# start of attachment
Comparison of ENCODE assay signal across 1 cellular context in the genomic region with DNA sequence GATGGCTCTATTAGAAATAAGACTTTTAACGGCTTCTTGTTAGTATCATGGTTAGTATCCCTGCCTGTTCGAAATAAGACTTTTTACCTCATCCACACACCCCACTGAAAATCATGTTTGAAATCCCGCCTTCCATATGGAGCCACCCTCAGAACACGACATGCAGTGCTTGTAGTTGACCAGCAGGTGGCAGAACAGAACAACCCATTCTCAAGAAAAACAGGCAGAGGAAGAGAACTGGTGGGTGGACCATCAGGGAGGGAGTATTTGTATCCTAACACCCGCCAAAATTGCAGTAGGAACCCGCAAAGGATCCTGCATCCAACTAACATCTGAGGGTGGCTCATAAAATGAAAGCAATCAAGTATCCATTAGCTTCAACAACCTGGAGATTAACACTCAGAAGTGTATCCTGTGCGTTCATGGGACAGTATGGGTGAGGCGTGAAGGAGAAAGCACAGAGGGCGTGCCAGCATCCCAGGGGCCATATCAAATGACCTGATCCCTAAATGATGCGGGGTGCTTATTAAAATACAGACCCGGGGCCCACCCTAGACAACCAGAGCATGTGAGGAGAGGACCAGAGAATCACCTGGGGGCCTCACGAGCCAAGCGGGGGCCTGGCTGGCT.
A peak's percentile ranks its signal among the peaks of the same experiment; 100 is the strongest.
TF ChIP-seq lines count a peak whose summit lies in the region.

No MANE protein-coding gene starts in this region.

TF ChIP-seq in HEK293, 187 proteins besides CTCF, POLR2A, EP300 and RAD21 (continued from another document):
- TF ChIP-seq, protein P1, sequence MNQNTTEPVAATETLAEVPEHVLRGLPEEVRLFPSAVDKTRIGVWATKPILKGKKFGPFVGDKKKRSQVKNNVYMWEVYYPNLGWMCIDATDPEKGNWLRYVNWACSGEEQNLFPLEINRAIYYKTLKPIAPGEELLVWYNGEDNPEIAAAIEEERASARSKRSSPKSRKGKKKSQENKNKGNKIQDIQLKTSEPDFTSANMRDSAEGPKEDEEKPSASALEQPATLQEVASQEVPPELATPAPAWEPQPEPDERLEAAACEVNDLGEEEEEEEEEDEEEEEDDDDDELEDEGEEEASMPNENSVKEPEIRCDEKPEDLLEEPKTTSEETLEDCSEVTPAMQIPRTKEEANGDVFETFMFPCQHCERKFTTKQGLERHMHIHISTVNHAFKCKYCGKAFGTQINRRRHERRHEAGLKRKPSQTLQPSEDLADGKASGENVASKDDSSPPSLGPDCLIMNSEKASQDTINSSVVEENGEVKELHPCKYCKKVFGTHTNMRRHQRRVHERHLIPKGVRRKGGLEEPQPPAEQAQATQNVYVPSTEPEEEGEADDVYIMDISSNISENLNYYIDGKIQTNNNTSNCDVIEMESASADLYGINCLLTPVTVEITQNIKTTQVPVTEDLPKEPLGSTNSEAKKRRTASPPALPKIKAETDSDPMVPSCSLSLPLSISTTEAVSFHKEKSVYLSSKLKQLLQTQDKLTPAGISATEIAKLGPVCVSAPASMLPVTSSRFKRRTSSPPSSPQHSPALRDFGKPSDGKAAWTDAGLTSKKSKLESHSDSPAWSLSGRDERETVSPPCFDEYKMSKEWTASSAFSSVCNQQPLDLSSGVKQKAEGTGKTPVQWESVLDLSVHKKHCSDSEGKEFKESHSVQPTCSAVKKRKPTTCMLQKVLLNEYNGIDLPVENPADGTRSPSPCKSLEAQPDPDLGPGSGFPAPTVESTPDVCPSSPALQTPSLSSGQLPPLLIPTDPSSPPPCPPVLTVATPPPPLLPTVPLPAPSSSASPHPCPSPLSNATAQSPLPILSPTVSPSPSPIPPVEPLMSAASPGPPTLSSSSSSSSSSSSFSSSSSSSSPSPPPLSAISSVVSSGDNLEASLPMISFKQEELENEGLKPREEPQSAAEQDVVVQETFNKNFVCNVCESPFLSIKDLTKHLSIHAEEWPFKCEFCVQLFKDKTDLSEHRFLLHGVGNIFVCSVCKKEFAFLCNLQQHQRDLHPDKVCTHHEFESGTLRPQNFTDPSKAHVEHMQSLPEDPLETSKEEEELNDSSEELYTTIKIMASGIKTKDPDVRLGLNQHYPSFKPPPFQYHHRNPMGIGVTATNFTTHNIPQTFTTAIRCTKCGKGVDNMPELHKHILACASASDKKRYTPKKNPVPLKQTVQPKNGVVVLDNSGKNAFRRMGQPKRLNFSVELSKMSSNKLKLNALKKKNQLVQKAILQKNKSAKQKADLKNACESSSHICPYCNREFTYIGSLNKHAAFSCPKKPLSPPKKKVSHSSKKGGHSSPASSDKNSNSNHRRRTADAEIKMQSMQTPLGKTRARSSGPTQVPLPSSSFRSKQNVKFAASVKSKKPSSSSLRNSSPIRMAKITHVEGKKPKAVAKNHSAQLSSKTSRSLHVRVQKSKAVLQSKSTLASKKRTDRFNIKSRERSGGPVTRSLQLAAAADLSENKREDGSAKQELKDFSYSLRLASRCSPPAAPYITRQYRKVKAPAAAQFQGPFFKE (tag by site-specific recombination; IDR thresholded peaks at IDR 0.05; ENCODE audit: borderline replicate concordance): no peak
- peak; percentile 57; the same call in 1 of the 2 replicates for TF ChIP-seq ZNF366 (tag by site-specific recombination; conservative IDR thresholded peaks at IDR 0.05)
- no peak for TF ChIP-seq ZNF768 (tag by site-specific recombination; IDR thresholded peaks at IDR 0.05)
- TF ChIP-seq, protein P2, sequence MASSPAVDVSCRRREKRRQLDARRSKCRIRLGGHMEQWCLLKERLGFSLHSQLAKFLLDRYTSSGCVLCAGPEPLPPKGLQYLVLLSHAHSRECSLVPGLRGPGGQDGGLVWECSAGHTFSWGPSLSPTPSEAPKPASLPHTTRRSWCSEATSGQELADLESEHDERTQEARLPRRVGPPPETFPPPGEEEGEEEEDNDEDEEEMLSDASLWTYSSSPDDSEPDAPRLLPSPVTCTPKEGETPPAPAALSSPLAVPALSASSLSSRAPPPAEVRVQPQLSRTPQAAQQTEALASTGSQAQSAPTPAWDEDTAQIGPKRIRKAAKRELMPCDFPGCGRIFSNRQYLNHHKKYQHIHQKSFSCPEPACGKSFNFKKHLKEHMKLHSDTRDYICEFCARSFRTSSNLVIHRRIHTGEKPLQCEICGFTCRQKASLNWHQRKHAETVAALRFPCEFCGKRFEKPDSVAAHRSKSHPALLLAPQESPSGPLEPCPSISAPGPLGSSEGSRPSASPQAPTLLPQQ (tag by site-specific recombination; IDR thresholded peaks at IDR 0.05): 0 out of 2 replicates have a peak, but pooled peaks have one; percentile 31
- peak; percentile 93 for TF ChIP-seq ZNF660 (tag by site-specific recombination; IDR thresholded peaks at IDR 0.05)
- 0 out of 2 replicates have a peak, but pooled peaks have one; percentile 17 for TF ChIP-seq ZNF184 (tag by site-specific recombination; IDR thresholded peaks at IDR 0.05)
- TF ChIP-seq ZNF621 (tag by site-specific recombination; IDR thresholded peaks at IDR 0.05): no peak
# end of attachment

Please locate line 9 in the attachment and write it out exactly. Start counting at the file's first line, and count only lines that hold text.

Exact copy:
- TF ChIP-seq, protein P2, sequence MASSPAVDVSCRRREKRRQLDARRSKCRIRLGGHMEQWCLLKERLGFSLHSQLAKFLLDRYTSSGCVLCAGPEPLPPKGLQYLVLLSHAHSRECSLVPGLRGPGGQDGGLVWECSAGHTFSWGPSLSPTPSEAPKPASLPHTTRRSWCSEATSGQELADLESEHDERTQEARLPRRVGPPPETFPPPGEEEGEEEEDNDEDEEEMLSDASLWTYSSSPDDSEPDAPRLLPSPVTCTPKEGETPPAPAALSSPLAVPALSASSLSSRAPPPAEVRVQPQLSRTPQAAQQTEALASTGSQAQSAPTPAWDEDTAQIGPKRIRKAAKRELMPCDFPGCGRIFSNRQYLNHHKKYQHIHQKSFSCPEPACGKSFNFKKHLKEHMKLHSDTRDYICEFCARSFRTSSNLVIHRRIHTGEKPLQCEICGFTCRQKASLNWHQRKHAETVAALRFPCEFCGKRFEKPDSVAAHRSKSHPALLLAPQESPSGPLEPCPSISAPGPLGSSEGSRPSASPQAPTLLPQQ (tag by site-specific recombination; IDR thresholded peaks at IDR 0.05): 0 out of 2 replicates have a peak, but pooled peaks have one; percentile 31